The following is an article by David Porter over at Boomer In The Pew.
Keep reading…there really is a financial lesson here!
I have noticed that the herd effect is at work again. Not too long ago, it was this: buy a house you can’t afford, in a resort area, re-sell it in just a few months, and voile’, retire on a Caribbean island somewhere fabulously rich and maybe even famous!
That’s right sports fans! Do not pass go, and do NOT collect $200!
Today a similar, though much smaller event, is happening in the automobile market.
My neighbor, before it was quite so fashionable and “green”, bought a Toyota Prius Hybrid. He mentioned to me the other day, that his salesman called him up, and offered him more than the sticker price, for his used, one-year-old Prius!
Are you getting my drift? Now the herd is driving up the price of “green” cars to ridiculous levels.
Look, are you willing to take advice from someone who has every right in the world to give financial advice? Why you say? Go read my “About the Boomer” section.
Ok! Here’s my advice:
America, it is absolutely ridiculous how much you spend each month to drive automobiles!
I have personally peeked inside the finances of over 7,000 family’s financial statements. It is not uncommon to find a family with two cars, and two car payments nearing $800/month!
Holy money down the drain, Batman!
Please, for the sake of all that is sane, read on….
First of all, here are a few maxims to tuck under your hat:
A car is a depreciating asset. You buy it, and it immediately goes down in value. A LOT if you buy a new car.
Wealthy people buy assets. Poor people buy depreciating assets, thinking they are assets (cars, watches, snowmobiles, televisions, etc., etc.)
Let’s get serious. Of course, you need a car. Perhaps two! But…what is the best way to do this? If you spent $800/month for 30 years, buying cars, do you realize how much money that is? Almost $300,000! Couldn’t that pay for your child’s college expenses instead?
I haven’t had a personal car payment in…well…let’s see…i’m not sure….18 years? Before you dismiss that statement by saying, “Well, of course, you’re rich!”. No my dear one, I too used to find it difficult to rub two nickels together in my pockets. Just listen for a minute.
That Mercedes, up there in the photograph, is a purchase I made about a year ago. Having just moved to Arizona, I decided that I would need an automobile to do the following things:
- Be reliable and safe
- Have a world-class 4×4 system, so I can traipse the back roads of Arizona safely
- Last at least 10 years
- Be comfortable for long trips. We like to hike all over the Western states.
- Have a bit of storage space to accommodate backpacks, hiking shoes, etc.
After doing my homework, I bought a used 2001 Mercedes E320 with 80,000 miles on it and paid cash. This vehicle meets all my requirements, but cost me about $45,000 less than a new one. And you know what? It will do everything that a brand-new one will do. So, what’s the difference? Oh, how about pride? Or maybe lack of common sense? Fiscal irresponsibility?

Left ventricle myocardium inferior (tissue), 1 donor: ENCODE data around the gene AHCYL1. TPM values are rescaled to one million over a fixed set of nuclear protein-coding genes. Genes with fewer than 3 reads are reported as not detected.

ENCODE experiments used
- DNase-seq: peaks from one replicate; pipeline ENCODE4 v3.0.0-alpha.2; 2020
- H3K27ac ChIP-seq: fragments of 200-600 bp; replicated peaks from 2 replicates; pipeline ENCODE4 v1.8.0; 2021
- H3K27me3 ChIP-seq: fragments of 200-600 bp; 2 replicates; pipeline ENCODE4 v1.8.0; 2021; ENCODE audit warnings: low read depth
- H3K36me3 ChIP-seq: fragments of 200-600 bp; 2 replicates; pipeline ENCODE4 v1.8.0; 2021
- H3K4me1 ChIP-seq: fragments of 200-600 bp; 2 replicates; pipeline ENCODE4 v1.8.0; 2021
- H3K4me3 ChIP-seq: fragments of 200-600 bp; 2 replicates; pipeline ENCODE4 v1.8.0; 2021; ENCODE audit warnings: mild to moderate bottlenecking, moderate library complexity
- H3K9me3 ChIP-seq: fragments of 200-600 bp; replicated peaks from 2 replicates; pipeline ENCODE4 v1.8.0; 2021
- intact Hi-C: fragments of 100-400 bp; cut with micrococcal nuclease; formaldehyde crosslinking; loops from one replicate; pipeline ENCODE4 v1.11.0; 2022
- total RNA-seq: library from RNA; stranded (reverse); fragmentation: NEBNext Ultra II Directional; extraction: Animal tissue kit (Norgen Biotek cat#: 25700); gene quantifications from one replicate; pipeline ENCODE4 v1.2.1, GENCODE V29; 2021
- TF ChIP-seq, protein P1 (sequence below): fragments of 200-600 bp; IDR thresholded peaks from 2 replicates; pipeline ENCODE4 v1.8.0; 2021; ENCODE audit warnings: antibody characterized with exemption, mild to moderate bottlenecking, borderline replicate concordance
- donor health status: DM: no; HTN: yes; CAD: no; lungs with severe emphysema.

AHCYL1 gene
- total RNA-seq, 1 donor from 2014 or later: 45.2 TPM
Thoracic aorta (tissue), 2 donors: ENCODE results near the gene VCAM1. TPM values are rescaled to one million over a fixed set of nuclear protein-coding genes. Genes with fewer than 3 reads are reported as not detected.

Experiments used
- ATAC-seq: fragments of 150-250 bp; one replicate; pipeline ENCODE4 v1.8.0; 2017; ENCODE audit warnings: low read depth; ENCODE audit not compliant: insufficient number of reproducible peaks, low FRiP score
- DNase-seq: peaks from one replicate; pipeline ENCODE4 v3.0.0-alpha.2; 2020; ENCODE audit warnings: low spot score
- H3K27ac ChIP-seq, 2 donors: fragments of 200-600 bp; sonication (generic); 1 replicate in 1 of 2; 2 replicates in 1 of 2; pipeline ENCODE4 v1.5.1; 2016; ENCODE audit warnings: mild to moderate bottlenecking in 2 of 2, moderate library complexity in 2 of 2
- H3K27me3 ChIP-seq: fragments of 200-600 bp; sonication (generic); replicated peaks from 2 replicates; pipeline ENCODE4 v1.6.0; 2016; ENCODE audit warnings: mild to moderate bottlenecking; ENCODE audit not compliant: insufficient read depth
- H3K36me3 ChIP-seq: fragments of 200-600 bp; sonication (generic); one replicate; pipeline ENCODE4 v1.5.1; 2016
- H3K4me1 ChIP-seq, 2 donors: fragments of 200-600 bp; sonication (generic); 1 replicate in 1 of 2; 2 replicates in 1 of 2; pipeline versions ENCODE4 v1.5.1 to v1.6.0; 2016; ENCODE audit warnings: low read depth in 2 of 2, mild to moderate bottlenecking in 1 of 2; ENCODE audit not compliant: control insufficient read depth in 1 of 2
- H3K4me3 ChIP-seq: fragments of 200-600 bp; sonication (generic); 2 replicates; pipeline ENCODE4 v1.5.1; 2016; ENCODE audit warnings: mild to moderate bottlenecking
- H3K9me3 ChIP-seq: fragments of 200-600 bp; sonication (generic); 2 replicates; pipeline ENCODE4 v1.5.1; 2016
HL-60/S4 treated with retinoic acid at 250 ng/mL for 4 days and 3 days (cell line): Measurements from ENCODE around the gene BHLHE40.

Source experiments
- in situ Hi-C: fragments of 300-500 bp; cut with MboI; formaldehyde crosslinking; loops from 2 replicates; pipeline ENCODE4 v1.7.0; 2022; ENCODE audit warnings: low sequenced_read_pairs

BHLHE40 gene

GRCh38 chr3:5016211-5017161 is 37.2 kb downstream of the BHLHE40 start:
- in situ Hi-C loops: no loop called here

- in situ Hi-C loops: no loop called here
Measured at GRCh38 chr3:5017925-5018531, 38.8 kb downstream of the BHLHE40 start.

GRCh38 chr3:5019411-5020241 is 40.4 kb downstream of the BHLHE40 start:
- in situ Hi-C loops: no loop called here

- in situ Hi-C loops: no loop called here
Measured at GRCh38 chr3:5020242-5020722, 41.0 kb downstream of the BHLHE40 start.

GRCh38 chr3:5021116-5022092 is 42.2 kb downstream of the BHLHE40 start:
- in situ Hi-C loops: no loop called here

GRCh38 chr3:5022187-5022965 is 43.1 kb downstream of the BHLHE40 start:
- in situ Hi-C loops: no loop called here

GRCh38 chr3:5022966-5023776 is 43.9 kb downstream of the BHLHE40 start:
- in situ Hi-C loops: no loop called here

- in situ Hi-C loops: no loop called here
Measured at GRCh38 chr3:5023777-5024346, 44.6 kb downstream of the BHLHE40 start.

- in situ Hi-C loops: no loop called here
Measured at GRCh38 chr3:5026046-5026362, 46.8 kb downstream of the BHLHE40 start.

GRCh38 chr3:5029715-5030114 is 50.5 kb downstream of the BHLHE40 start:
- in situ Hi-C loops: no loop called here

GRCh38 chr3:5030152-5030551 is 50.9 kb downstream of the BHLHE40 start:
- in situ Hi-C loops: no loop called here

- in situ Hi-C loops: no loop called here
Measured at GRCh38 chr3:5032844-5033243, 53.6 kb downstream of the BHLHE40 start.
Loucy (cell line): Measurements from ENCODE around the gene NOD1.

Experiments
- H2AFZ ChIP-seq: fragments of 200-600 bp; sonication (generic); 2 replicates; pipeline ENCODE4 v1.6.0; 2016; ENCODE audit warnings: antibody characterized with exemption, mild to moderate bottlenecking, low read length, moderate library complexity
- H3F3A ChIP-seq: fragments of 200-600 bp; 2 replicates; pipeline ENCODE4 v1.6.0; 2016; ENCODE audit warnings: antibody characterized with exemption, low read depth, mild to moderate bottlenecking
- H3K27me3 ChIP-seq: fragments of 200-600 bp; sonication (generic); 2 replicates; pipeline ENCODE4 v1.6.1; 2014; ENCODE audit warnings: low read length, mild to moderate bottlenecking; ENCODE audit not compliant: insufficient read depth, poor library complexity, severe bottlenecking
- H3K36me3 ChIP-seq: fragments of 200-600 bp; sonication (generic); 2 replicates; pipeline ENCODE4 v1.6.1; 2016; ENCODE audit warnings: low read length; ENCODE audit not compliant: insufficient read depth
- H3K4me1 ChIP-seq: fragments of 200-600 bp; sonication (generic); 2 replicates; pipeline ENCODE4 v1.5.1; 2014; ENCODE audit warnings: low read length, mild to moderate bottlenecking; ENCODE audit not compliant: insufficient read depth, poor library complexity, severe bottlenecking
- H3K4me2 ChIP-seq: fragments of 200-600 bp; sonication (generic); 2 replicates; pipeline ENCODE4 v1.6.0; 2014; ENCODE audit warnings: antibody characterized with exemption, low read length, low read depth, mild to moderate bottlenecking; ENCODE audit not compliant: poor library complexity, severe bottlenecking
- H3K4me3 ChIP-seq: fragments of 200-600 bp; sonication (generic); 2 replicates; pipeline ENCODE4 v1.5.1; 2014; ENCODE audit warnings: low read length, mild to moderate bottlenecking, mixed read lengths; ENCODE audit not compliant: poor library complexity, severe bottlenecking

Look..you know as well as I do. The pride of the new car wears off REAL fast once you start making those car payments.
If you are just getting started in life, here’s what to do:
- buy an inexpensive $2,000 car with the money you get from your wedding
- start saving the $400/month that you might otherwise spend on a car payment.
- In two years, you will have $10,000. Sell your $2,000 car for $500 and pay cash for a $10,000 used car. Don’t buy a new one. Too much depreciation. Besides, there are millions of folks throwing money away on two-year leases. There are millions of beautiful, dependable used cars to buy.
- This $10,000 car should, if you take care of it, last you 10 years, easy.
- Keep saving the money each month and you will never have a car payment for as long as you live.
- Oh..buy the way, you will find that your savings each month will grow to a fabulous sum after 20 years or so, pay for your children’s college education with this cash.
Let’s say you already have a car and subsequent car payment. Then here’s what you do:
- When the lease ends, buy the car and keep driving it. If you got a loan on the car, then all the better, keep driving it. You don’t need a new car!
- Now, start paying yourself car payments each month and refer above.
Folks! There is no reason on earth why you need a new car every two years, or even 4 or 5 years for that matter. Today’s automobiles will go, if you take care of them, hundreds of thousands of miles.
Of course, there are a few rare exceptions to this program, but they are few and they are rare. Right?
The question is, are you going to willingly give away your hard-earned wealth, or are you going to be a good steward of all that God has blessed you with and put a little mental energy and discipline into your financial decisions?
Don’t let yourself get stuck in all the “yeah, but what ifs”. Just do it!
In the meantime, my $45,000 savings will grow in the bank, and maybe I can help fund a school in Tanzania or something!
Honk if you see me bopping around the back roads of the West!
P.S. Here is another used car I own. I bought this about 5 years ago, used of course, and saved about $50,000 from new prices. It is now 10 years old, still beautiful, not a scratch, only 30,000 miles, and will likely last another 10 years if I so choose.
You get the picture, right? Click the picture to see the Grand Canyon in the background. Beautiful creation of God!